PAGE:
Tuesday, 30 September 2014
Last updated 4 hours ago
Feb 10 2012 | 2:42am ET
Despite a string of stinging legal defeats, the court-appointed receiver in the Bernard Madoff case says he isn't done with the owners of the New York Mets just yet.
Irving Picard asked U.S. District Judge Jed Rakoff to reject a bid by Fred Wilpon and Saul Katz to have his entire case against them thrown out—and to order the two to pony up the $83 million in phony profits they withdrew from Madoff in the two years before his Ponzi scheme collapsed in 2008.
Wilpon and Katz, in their dismissal motion last month, argued that they didn't know that Madoff was up to no good and that Picard can't prove that they did, a requirement Rakoff has imposed on him. Rakoff also whittled Picard's case down from more than $1 billion to just $386 million.
But Picard argued that the Mets owners, as sophisticated investors and longtime associates of Madoff, should have known something was amiss. Wilpon and Katz "ignored amassing red flags of fraud concerning their Madoff investments," a Picard spokesman said.
The Mets and Wilpons "had become utterly dependent on Madoff's investment returns, which over time had grown to become the very cornerstone of their business plans and personal finances," Stephanie Remus continued. "Moreover, they had become over-dependent upon their BLMIS accounts to secure hundreds of millions of dollars in bank loans—loans as to which, as they admit, could be in default upon just an investigation into BLMIS."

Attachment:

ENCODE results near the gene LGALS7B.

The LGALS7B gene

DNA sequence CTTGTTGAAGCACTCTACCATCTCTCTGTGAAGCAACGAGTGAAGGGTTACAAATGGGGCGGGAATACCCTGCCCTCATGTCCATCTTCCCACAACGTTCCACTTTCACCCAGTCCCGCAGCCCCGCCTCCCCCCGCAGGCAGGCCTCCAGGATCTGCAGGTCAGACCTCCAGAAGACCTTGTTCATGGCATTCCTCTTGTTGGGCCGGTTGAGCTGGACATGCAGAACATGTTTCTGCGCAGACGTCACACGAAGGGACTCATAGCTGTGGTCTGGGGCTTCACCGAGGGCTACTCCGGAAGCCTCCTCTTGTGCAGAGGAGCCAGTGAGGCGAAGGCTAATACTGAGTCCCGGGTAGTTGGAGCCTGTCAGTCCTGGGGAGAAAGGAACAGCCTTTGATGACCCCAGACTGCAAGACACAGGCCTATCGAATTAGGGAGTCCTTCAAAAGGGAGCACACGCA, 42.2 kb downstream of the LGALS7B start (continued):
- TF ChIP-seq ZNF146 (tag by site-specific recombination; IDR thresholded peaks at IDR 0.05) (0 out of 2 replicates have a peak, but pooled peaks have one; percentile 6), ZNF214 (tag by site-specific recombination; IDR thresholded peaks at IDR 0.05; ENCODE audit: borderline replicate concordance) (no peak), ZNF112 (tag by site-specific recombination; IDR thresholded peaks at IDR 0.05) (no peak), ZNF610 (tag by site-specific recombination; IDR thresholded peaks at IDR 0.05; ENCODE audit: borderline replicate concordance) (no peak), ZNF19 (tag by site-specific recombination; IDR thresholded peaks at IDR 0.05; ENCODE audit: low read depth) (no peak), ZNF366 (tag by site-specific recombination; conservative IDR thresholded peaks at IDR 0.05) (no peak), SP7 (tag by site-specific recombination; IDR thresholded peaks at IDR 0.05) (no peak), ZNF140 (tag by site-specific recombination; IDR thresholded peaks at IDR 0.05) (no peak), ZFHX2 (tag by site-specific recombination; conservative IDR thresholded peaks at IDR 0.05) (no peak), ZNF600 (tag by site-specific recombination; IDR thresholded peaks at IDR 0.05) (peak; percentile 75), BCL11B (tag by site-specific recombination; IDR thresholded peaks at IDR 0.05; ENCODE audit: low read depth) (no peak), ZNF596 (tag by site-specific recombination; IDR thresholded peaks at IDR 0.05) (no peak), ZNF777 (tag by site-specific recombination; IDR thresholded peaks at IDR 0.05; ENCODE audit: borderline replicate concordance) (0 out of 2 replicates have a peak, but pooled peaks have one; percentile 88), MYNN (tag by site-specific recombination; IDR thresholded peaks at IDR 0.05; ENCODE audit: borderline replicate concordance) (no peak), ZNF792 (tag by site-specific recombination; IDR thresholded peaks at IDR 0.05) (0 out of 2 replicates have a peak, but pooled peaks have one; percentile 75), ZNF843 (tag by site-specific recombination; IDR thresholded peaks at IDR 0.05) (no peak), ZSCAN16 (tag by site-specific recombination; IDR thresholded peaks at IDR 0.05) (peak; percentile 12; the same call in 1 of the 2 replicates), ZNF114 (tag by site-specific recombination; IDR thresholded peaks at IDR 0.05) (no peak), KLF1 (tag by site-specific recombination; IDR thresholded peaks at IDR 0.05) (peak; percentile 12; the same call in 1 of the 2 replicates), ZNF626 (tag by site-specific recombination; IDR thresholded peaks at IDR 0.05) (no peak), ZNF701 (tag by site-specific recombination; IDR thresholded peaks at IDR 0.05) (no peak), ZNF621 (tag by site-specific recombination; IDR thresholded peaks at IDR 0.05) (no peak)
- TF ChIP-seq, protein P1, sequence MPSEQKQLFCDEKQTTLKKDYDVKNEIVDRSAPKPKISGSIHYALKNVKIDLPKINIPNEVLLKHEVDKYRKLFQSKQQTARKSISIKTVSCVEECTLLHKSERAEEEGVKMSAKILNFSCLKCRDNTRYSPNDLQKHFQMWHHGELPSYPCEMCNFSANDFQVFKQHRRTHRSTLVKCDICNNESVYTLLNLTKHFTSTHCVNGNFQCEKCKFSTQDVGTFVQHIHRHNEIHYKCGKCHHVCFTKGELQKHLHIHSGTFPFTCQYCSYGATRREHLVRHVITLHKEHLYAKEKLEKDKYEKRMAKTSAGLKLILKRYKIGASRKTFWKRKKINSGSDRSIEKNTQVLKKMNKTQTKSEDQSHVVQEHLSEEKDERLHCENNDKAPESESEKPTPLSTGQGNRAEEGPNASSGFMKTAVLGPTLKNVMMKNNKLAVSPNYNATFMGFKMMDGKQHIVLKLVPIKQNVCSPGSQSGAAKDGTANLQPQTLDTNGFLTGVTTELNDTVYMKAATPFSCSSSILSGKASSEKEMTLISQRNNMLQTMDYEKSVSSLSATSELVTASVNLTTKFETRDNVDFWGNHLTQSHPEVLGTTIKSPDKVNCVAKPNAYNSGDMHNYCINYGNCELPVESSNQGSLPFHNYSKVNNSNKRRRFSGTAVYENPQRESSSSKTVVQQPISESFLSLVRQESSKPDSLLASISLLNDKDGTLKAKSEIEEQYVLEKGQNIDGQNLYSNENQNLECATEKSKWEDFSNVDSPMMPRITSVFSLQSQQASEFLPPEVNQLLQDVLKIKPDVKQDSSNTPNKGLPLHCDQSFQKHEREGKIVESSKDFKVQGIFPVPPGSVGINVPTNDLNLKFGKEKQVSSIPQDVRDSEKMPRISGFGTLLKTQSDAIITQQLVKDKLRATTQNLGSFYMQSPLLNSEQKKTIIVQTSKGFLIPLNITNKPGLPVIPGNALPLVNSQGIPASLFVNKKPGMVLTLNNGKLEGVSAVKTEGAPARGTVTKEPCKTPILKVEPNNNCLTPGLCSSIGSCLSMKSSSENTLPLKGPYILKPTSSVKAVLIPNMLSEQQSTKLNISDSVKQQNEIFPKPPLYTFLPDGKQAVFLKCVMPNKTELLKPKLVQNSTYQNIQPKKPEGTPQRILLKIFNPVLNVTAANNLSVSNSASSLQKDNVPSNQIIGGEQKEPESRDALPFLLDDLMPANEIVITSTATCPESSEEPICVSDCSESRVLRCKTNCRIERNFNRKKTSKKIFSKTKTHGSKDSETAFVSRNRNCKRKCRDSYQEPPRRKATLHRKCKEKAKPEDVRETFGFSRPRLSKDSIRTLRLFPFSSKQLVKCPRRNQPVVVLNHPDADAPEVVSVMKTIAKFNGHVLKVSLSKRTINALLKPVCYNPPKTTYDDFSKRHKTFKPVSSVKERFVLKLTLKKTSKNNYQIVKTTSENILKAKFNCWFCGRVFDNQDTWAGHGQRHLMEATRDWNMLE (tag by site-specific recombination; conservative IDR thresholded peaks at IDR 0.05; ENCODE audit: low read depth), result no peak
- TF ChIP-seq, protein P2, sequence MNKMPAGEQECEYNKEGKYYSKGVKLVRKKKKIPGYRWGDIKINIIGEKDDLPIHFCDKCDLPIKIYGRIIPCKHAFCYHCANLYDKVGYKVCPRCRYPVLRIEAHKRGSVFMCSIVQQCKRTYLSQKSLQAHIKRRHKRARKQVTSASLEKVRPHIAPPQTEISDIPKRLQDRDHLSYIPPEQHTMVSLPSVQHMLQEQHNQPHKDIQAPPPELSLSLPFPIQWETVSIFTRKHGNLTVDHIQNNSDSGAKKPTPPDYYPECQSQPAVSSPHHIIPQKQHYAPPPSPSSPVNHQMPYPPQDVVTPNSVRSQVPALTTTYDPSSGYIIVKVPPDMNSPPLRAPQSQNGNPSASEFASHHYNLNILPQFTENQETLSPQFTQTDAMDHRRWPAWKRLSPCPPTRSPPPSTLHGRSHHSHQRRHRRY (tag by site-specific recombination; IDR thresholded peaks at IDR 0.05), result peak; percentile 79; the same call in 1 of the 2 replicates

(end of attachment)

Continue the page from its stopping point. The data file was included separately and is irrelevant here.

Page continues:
Picard also asked Rakoff for summary judgment on the $83 million, and that the judge allow the March 19 trial to proceed to allow him to try to collect the remaining $303 million.
Sep 22 2014 | 4:15pm ET
"I tell people that everybody likes good news and so if you have good performance that’s wonderful,” explains Mike McKitish of Peddie School's endowment, “but it’s the people that want to talk about the bad news or where they drifted and how they came back and how they stayed to their discipline…” that he wants to hear from. Read more…
Sep 30 2014 | 9:29am ET
The crisp Autumnal days of October are upon us, and so are a few of the hedge fund industry’s favorite charitable events. If you have never been to Rocktoberfest, well, you are missing out. And for a quieter evening of sipping and socializing, stop by HFC’s Wine Soiree. Read more…
High frequency trading is not evil, it is not a conspiracy and it really is not new; it is the natural evolution of the professional trading community making markets, providing liquidity and hopefully...